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Want Better Ranking Business Content? Start Gearing Your Links for Google

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When it comes to getting your business to succeed online, SEO (search engine optimization) is everything — but link building can often fall through the cracks when it comes to website optimization. Adding hyperlinks to your website is one of the many ways to improve your Google rankings and ensure potential customers see your offerings.

However, it’s not just about the quantity of the links on your website, but the quality — i.e., the source you’re linking to, the link’s position on the page and more. Understanding the reasoning behind Google’s link ranking will help you optimize your website for increased traffic and awareness.

Luckily, Google just released an updated guide on its best practices for link building. As a marketing expert and business leader, I’ve sorted through these new guidelines and shared my expertise on optimizing content and link-building best practices, so your online business can thrive.

Related: 7 Ways to Use Google Trends for SEO

Google’s latest release

The Google Search best practices documentation has existed for several years, with tips and tricks on improving your SEO for Google Search. It gives straightforward advice on optimization for numerous categories, from SEO fundamentals to monitoring and debugging.

In February 2023, Google updated the online document to reflect new best practices pertaining to link building. Whereas before, the information about links was only about how to build crawlable links, it now includes several essential tips on creating links that will help your website perform well in Google Search results.

Related: 7 SEO Copywriting Tips to Get Your Business Ranking on Google

Making your links crawlable

Creating crawlable links was a vital component of the earlier version of this Google Search best practices document. It remains a crucial tip for ensuring that links on your website are top quality. Essentially, for Google’s algorithm to be able to crawl (automatically comb through your site), the links need to be written in readable code.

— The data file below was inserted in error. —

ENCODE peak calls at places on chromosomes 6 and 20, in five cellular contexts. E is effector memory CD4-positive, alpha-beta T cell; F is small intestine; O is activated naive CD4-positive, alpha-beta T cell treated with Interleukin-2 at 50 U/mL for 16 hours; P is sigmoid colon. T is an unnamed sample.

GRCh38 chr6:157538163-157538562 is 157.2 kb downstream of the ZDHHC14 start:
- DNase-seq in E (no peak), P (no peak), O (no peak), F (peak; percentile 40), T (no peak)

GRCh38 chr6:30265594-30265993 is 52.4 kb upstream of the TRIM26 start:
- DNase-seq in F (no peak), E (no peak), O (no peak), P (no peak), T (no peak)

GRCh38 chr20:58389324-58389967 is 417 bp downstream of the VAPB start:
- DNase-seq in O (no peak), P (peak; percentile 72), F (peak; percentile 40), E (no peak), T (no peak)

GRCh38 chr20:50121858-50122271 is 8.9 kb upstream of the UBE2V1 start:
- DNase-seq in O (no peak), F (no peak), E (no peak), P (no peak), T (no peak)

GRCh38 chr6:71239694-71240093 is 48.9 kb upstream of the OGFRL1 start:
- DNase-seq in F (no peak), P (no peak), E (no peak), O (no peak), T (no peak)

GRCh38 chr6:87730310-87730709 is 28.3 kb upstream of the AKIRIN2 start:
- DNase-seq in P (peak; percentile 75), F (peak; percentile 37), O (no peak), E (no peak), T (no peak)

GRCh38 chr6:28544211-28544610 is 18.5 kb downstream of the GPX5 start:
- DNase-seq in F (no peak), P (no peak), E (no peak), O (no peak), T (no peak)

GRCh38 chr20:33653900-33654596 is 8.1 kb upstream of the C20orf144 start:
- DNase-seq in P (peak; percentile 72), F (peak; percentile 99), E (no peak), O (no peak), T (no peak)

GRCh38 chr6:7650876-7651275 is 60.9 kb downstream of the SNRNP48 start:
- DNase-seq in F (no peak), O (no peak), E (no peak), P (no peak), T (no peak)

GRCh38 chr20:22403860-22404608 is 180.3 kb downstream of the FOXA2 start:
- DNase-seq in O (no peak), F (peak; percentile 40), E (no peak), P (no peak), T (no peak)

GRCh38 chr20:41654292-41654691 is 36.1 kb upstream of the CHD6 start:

Google gives specific examples of what types of code are crawlable and what types are not. Look at the examples and code recommendations and ensure that your website coding follows these suggestions so that Google can understand your links and rank your page.

Related: Learning Google SEO Can Help You Grow Your Business on a Budget

Placing anchor text correctly…

What is anchor text? Anchor text is the visible text of a link or what you, as a user, would click on. Google provides several tips about anchor text (most importantly, make sure you use it!). It’s also good to note that in the case of images used as links, Google suggests adding descriptive alt text because this will be attributed as anchor text.

Related: Five Red Flags That Can Destroy Your Google Ranking

…and writing better anchor text

Besides knowing where and how to place your anchor text, writing clear and descriptive anchor text is essential. Strong writing will help Google categorize the relevancy of your links and will also, of course, help users better understand what they’re about to click on.

For instance, if you’re hyperlinking to another page on your site and use the anchor text “Learn More,” Google (and users!) won’t find this satisfactory. Where does this link lead? If you were to read just the anchor text out of context, it would not make much sense.

Instead, write anchor text that would still make sense out of context from the rest of the sentence — without being too long. Updating the anchor text to “our company’s mission statement” would better serve your purpose and meet Google’s requirements.

Google also reminds users not to overdo it. Adding too many keywords can be considered spam, and adding too many different links right next to each other can confuse readers. In short: Space out your links, make your anchor text clear and descriptive, and don’t keyword stuff.

Related: 6 Elements Your Link-Building Campaign Must Include

The correct ways to use internal and external links

The final section of the best practices for SEO links pertains to internal and external links. What’s the difference? Internal links refer to links that drive to a page within the same web domain (i.e., you’re pointing the user to another part of your website). External links take the user to an entirely new domain.

Google recommends paying particular attention to internal links, as this is an often-overlooked area. The search giant also recommends including at least one internal link on every page of your website, primarily to provide clarity to any given section. Unsure how to incorporate more internal links? Imagine a user’s journey on your site and how other pages on your domain could be useful to a specific section.

When it comes to external links, don’t be afraid! Just ensure that you’re linking to valid, trustworthy sources. Established news sources can be a great way to provide context and statistics to your website and prove to Google that your website can also be trusted.

Finally, Google provides code-specific advice for sponsored and user-generated content and a way to ensure Google doesn’t crawl certain external links. Read up on these tips as well since they pertain to specific situations you may encounter.

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